President Bill Clinton has requested a 3% spending increase at the National Institutes of Health (NIH) and the National Science Foundation (NSF) as part of his $1.7 trillion budget package, which was submitted to Congress today. The request includes an overall increase of 4% in civilian R&D and a 1% increase in defense R&D, bringing total federal R&D spending to $75.5 billion. The NIH request would boost the agency's budget by $337 million, to $13.3 billion, while NSF's budget would go up by $100 million, to nearly $3.4 billion.
The request--for the 1998 fiscal year, which begins on 1 October--would give a 10% increase to the $1.1 billion high-performance computing initiative and raise spending on the $1.4 billion global-change research program by 4%. The president's budget would also boost the controversial Advanced Technology Program, which funds joint research projects with industry, by 22%, to $275 million.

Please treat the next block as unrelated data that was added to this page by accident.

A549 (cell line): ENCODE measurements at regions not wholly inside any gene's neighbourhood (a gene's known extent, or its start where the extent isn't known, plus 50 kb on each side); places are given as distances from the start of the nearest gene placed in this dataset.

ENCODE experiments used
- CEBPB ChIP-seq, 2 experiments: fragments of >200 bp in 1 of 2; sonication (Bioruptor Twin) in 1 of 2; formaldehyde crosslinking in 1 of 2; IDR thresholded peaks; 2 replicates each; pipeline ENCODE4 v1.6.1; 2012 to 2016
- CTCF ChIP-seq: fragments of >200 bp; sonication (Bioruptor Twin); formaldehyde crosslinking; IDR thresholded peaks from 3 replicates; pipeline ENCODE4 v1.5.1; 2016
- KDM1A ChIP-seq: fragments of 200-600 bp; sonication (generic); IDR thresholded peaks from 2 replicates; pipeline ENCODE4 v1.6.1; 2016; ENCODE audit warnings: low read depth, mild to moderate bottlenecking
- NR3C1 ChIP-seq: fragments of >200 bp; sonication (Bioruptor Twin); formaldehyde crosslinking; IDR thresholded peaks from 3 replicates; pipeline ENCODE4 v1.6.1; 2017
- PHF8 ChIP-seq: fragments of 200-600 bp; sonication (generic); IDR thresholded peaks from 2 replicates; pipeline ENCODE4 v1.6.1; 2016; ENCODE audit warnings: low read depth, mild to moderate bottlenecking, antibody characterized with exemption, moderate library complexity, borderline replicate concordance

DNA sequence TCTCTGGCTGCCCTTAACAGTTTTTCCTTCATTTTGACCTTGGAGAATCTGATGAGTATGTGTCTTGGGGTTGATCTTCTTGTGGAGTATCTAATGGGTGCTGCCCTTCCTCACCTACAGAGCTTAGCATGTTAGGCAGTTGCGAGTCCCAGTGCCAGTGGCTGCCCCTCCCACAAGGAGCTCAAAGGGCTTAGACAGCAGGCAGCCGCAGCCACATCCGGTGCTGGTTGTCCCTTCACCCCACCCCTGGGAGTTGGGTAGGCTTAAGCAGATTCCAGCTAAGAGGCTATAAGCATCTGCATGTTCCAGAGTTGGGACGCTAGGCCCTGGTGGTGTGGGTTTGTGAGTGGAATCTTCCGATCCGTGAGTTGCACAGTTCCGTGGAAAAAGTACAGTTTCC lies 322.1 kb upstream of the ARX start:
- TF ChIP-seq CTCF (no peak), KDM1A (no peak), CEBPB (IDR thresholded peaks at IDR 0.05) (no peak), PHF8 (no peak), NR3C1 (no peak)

For the Department of Energy, the president requested $394 million over 8 years to fund the U.S. contribution to Europe's next big accelerator, the Large Hadron Collider, although only $35 million is requested for 1998. NASA would receive $13.5 billion under the plan, a $200 million drop from this year. But the space agency's $2 billion space science program would win a 4% boost to bolster NASA's Origins program, which is aimed at understanding the evolution of galaxies, stars, planets, and life.
White House officials estimate that the new budget contains $22 billion for merit-reviewed programs and $13 billion in funding for academic research. Both figures are 2% increases over 1997 and in line with the Administration's pledge to foster high-quality, basic research.